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GUNS Magazine May 2010 - Page 48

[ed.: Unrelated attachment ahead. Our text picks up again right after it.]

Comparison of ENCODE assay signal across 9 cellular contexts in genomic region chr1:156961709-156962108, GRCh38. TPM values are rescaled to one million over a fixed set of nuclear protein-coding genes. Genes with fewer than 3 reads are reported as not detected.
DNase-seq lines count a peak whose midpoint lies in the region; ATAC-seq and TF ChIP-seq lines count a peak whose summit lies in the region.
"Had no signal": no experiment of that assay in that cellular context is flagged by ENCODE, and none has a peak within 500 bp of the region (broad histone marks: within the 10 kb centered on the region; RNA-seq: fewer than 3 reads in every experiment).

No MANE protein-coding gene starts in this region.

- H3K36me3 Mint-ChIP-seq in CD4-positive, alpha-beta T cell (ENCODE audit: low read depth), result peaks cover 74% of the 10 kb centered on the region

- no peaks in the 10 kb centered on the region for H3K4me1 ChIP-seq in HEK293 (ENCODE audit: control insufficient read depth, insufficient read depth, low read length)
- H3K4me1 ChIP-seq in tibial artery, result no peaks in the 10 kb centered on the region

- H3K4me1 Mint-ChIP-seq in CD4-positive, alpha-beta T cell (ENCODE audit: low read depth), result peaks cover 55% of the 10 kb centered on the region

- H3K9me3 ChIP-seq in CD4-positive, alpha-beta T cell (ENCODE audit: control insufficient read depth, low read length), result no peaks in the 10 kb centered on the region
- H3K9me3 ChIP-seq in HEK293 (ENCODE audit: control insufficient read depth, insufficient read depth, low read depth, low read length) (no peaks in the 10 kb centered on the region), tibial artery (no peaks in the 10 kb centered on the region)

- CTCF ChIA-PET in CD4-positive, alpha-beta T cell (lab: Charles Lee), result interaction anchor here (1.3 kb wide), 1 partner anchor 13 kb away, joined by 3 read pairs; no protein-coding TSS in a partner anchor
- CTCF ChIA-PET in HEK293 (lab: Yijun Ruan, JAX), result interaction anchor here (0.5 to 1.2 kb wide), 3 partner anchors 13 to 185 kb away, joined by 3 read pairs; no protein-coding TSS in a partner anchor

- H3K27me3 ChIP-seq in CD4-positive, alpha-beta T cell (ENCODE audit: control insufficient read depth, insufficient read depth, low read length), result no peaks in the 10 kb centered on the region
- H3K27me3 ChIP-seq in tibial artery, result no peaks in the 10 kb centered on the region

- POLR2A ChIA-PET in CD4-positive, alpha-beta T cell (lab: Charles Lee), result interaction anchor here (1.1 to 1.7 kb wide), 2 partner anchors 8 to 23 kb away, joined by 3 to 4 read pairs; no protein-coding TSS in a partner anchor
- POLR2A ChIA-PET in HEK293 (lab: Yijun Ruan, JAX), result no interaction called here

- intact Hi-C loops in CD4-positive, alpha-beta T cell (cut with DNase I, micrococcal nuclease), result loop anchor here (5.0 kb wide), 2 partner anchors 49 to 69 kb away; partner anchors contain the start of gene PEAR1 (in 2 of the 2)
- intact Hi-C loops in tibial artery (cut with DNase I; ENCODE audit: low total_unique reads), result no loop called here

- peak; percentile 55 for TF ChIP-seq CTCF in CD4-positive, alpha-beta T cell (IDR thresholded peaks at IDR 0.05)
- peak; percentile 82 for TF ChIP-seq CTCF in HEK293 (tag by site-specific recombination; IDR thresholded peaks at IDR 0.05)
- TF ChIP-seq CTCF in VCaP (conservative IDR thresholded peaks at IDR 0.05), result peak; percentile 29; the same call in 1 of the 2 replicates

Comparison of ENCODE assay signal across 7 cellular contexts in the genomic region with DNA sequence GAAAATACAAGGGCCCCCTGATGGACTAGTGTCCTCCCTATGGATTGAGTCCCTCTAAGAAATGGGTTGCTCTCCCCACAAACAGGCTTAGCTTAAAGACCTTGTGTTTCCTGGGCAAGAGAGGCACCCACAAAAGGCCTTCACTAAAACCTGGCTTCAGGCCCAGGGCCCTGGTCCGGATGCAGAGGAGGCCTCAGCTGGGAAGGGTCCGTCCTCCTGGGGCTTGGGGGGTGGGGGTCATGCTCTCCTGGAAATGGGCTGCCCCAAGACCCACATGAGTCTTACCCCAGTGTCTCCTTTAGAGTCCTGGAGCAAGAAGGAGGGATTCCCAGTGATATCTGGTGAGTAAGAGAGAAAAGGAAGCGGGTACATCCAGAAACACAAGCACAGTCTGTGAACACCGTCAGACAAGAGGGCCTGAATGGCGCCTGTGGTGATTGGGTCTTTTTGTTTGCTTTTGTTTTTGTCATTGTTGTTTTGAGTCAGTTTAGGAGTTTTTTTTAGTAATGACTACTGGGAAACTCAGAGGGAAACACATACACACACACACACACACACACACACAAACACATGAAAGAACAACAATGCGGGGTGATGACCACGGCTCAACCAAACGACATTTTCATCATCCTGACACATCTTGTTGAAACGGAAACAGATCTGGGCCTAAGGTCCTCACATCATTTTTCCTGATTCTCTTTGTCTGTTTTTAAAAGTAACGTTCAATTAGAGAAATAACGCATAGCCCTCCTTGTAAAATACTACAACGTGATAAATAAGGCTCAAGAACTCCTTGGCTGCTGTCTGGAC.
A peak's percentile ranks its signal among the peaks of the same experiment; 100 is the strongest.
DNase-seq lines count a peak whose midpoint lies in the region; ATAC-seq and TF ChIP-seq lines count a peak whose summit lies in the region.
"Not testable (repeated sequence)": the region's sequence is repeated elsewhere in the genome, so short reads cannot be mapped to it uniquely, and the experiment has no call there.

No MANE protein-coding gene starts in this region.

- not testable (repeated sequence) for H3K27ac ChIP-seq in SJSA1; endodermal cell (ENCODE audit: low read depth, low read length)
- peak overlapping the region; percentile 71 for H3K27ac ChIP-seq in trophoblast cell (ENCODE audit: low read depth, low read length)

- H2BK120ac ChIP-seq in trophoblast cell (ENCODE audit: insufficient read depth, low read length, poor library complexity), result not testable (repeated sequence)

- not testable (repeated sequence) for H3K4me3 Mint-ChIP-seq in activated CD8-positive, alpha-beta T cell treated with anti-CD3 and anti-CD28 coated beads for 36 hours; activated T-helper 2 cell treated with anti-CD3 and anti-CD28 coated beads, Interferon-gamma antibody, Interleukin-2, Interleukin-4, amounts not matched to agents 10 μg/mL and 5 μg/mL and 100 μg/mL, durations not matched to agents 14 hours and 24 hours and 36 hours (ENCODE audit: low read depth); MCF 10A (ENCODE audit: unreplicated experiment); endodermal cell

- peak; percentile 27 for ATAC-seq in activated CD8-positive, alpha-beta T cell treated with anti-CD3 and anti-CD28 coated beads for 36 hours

Taffin has long been a shooter of the Super Blackhawk and the 50th Anniversary Model is no exception. It proved a fine handgun. Ruger’s Super Blackhawk Turns 50. hat wonderful year was 1959. Ike was in the White House, Hawaii and Alaska became states, and Charlton Heston won Best Actor for Ben Hur, which was also chosen for Best Film. Sports fans watched the Colts beat the Giants for the NFL championship and in the World Series the Dodgers beat the White Sox. Walt Disney’s Mickey Mouse Club went off the air, a young actor by the name of Clint Eastwood arrived as Rowdy Yates in the TV series Rawhide, and for Western fans Saturday night television was ruled by Paladin and Matt Dillon. It was 6-degrees below zero on a February morning when this then young teenager and an even younger teenager now known as Diamond Dot crossed over the state line in a 1954 Chevy to be married. Yes, 1959 is definitely a year to be remembered. For sixgunners 1959 is also a most memorable year. Six years earlier a young gunmaker by the name of Bill Ruger modernized the single action sixgun with a virtually unbreakable coil spring powered action in his .22 Single-Six. One year later his full-sized Blackhawk complete with adjustable sights on a flat-topped frame arrived in .357 Magnum; it is one of the all time great outdoorsman’s sixguns. Ruger soon discovered Remington and Smith & Wesson were working on the .44 Magnum and three of the .357 Blackhawks were rechambered to .44 Magnum with prototype barrel lengths of 4-5/8", 5-1/2" and 7-1/2" but the frames proved to be too small for the .44 Magnum. Both frame and cylinder of the .357 platform were increased in size and the result was the .44 Blackhawk in 1956. Both the original .357 and .44 Magnum Blackhawks are now known 48 T John Taffin to collectors as Flat-Tops. In many parts of the country Ruger’s .44 Magnum arrived on dealer shelves even before the Smith & Wesson .44 Magnum. A group of us teenagers, I was 17 at the time, used to gather every Saturday afternoon at Boyle’s Gun Shop or Shell’s Gun and Archery Farm to shoot. Both establishments had outdoor ranges and when one is young weather makes no difference, so we shot almost every week. Shell’s received an early 4" Smith & Wesson .44 Magnum and he rented it out along with six rounds of ammunition. Each one of us shot it in turn. The recoil was awful, however we all lied and said it wasn’t bad; after all, teenagers are supposed to be invincible. That experience was not easy to forget so when the first Ruger .44 Blackhawk arrived I bought it instead of a Smith. It sold for $96 and I still have it more than a half-century later. It started Taffin has found the 10-1/2" stainless steel Ruger Super Blackhawk to be an excellent shooting sixgun. WWW.GUNSMAGAZINE.COM • MAY 2010